64% of Canadians do not support current laws that support ‘birth tourism’: poll

Any child born in Canada is a citizen, even if their parents are here on tourist visas

Birthright tourism and the federal laws that allow it have drawn a divide among Canadians, according to a new poll.

The nationwide survey results, released Thursday from the Angus Reid Institute, suggest 60 per cent of Canadians believe birthright citizenship goes too far, and needs to be reviewed.

Any baby born on Canadian soil is automatically granted citizenship. This includes babies whose parents are in the country as tourists or do not have any ties to Canada – roughly 64 per cent of respondents don’t think that should happen.

Forty per cent of respondents said they believe birthright citizenship is a good policy, compared to 33 per cent who believe it is a bad one.

A vast majority, or 92 per cent, said citizenship should be granted if both parents are permanent residents, and 82 per cent agreed if one parent was a Canadian citizen.

READ MORE: Feds studying birth tourism as new data shows higher non-resident birth rates

As parents’ ties to Canada start to thin, fewer respondents were on board with the legislation.

If one parent is in Canada on a work visa, 55 per cent believe a baby born here should be a Canadian citizen. That drops to 40 per cent if both parents are in the country on student visas, and to 24 per cent if both parents are visiting on a tourist visa.

Advocates have sounded the alarm in recent years about parents only coming to Canada to give birth so their child gets citizenship, and then returning home a short time later.

Taxpayers do not pay for non-resident births, but a 2018 report by the Canadian Institute for Health Information found more than 3,200 babies were born to non-Canadian residents in 2016.

Birth tourism has been a hot-button issue especially in Richmond in B.C.’s Lower Mainland, where roughly 20 per cent of all births are by a non-citizen mother.

The Trudeau government has defended the current law against Conservatives’ arguments that Canada should modify birthright citizenship laws similar to what’s happened in the United Kingdom, Australia, India and other countries.

Like us on Facebook and follow us on Twitter.

Just Posted

VicPD warn public on fake firearms after responding to four gun calls in just five hours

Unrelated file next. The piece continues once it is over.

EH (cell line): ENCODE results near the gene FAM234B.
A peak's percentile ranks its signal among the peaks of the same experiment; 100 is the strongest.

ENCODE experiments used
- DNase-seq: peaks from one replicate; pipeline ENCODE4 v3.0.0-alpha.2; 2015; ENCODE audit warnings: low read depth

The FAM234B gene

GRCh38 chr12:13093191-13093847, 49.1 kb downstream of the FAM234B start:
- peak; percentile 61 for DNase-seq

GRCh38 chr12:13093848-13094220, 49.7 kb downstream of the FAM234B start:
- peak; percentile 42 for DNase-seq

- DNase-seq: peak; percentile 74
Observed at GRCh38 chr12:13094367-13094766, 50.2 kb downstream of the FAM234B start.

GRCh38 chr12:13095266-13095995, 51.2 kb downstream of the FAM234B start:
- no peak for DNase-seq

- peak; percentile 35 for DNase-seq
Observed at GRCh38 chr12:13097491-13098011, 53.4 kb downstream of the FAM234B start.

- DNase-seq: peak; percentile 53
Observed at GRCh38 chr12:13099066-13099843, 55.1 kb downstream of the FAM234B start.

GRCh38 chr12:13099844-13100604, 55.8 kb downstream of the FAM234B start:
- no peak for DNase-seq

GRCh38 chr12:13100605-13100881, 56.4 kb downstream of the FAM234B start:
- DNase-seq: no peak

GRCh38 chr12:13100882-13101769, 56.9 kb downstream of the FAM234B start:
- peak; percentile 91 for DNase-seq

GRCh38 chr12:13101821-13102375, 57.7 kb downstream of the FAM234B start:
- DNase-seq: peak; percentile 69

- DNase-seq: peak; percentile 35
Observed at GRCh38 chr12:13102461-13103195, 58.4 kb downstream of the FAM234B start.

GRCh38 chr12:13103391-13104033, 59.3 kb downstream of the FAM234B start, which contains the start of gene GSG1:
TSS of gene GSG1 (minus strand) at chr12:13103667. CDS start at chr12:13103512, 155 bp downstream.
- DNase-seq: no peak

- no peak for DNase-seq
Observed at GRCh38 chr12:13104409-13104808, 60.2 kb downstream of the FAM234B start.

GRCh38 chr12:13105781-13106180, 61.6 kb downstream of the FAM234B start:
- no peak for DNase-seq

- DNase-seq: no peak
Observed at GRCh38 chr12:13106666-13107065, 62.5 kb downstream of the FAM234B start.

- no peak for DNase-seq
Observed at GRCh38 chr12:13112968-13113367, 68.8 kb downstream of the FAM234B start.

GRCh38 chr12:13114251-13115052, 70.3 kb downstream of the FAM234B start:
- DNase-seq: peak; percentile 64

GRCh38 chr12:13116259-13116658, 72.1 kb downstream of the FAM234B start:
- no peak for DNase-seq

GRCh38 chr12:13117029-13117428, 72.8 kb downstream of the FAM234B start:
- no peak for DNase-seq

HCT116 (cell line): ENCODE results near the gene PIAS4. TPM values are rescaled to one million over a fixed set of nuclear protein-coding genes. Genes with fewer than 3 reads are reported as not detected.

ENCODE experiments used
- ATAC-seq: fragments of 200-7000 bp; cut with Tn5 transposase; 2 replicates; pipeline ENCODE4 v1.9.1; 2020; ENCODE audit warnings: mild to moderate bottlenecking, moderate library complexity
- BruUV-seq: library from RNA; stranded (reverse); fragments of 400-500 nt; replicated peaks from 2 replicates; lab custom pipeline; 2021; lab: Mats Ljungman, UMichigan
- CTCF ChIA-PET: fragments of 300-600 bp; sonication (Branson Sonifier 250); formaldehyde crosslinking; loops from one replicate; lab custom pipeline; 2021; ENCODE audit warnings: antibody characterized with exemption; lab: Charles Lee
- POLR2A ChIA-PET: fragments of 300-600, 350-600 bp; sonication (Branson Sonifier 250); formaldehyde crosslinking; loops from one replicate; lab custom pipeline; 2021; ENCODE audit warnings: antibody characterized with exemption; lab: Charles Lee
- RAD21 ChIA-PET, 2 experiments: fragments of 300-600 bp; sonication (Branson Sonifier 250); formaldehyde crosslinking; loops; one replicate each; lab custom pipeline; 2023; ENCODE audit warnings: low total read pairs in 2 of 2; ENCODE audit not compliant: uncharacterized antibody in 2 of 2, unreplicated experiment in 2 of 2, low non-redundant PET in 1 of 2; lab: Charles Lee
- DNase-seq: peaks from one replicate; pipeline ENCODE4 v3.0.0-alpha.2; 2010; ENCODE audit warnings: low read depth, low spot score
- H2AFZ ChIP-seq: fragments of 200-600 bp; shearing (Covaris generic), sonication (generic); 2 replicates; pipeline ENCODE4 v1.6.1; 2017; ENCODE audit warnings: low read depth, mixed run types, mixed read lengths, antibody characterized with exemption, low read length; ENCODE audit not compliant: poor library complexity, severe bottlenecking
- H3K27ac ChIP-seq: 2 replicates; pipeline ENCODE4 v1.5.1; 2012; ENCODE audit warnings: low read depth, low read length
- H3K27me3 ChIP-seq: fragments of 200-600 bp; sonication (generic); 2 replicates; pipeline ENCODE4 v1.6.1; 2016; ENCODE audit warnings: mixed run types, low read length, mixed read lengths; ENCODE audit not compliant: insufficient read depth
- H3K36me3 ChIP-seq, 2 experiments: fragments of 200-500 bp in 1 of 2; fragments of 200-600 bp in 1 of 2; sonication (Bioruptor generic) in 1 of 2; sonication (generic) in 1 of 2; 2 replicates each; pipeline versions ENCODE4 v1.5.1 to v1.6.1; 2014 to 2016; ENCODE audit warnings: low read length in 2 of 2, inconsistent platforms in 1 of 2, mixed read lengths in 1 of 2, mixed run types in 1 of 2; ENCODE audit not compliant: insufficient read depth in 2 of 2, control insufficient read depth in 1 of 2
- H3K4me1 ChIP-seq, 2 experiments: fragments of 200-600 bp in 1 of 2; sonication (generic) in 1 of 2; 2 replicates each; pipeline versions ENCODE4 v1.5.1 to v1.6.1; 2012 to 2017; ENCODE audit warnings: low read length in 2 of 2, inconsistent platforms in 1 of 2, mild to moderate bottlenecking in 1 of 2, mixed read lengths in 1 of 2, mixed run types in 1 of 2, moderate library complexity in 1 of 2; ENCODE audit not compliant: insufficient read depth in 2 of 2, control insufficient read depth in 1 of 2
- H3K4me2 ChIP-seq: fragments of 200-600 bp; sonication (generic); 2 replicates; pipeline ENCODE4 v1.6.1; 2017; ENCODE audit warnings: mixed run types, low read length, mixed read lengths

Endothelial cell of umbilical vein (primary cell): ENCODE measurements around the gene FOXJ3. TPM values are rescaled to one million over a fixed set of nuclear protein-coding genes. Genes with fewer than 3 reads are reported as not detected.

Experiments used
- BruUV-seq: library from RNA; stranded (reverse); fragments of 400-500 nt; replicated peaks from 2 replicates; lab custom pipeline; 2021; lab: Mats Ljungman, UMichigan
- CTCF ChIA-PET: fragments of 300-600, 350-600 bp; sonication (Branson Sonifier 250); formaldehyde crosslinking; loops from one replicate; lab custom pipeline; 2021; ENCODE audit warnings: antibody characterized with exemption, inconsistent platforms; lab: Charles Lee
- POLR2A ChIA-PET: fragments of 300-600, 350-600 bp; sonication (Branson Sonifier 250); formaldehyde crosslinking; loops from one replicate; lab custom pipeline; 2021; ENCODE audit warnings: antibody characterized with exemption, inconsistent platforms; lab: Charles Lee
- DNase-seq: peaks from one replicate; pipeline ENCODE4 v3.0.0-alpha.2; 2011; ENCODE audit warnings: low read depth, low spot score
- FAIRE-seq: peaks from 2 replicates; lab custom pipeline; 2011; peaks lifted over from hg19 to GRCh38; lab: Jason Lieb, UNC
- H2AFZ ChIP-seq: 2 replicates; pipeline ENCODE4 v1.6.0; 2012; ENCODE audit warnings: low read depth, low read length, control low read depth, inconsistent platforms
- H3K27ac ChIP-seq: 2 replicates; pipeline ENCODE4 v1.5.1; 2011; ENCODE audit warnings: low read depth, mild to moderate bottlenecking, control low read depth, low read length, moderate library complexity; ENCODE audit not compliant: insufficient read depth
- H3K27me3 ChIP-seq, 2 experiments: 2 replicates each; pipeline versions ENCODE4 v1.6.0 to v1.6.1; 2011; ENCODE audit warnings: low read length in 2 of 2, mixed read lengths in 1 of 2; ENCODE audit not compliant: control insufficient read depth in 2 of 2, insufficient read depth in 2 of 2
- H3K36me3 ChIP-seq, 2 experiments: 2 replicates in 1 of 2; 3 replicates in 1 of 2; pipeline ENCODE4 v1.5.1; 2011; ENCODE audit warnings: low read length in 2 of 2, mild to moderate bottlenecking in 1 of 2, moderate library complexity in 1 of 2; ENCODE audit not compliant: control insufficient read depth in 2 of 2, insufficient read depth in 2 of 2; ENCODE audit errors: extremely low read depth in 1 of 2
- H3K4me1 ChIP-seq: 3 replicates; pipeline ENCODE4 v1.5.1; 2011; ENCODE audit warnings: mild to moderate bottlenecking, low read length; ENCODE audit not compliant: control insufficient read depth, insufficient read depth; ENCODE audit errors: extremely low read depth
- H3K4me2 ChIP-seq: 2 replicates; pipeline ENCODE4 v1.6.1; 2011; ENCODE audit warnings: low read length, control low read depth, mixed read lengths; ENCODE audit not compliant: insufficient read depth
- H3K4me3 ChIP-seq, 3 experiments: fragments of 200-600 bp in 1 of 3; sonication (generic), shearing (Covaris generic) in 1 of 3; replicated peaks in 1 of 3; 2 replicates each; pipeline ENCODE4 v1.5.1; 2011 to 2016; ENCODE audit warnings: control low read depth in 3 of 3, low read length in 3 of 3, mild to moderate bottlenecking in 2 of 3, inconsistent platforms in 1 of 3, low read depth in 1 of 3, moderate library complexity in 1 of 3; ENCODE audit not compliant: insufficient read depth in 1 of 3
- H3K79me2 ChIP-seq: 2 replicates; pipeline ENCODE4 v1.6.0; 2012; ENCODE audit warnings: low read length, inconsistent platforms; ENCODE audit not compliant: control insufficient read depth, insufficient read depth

Officers treat each firearm as a real weapon until they can determine it isn’t, say police

Sooke councillor’s flip-flop fails to scuttle fourth pot location

Majority of council favours a market-driven approach

No apologies for telling the hard stories

Community news platforms must be more than a community calendar

Purple Day 2019: Victoria marks epilepsy awareness day

1 in 100 Canadians live with epilepsy, a neurological disorder with many symptoms

Howard the Gnome finds a home at Galey Farms

Eight-metre gnome expected to greet visitors to Saanich farm this fall

VIDEO: 13-year-old killed in B.C. crash that involved five kids

The children range in age from six to 17.

MPs denounce leaked reports of Trudeau-JWR clash over Supreme Court pick

Opposition MPs called the leaks an act of desperation meant to smear Wilson-Raybould

Study says B.C.’s housing policies mean drug users can be targeted for eviction

The study involves 50 people living in Vancouver’s Downtown Eastside

VIDEO: Homicide team called in after three killed in Surrey car crash

Investigators ask public to come forward with information, dashcam video

Stranger climbs onto B.C. family’s second-floor balcony, lights fire in barbecue

Incident in Abbotsford terrifies family with two-year-old boy

UPDATED: Sailings resume after BC Ferries boat hits Langdale terminal

The Queen of Surrey is stuck on the dock, causing delays to Horseshoe Bay trips

Vancouver Island home to B.C.’s luckiest lotto store

Five million-dollar winners have bought tickets from same Port Alberni corner store

Eviction halted for B.C. woman deemed ‘too young’ for seniors’ home

Zoe Nagler, 46, had been given notice after living in the seniors complex in Comox for six years

B.C. MLAs call for no caps, no boundaries for ride hailing drivers

Minister Claire Trevena says Class 4 licence requirement will stay

Most Read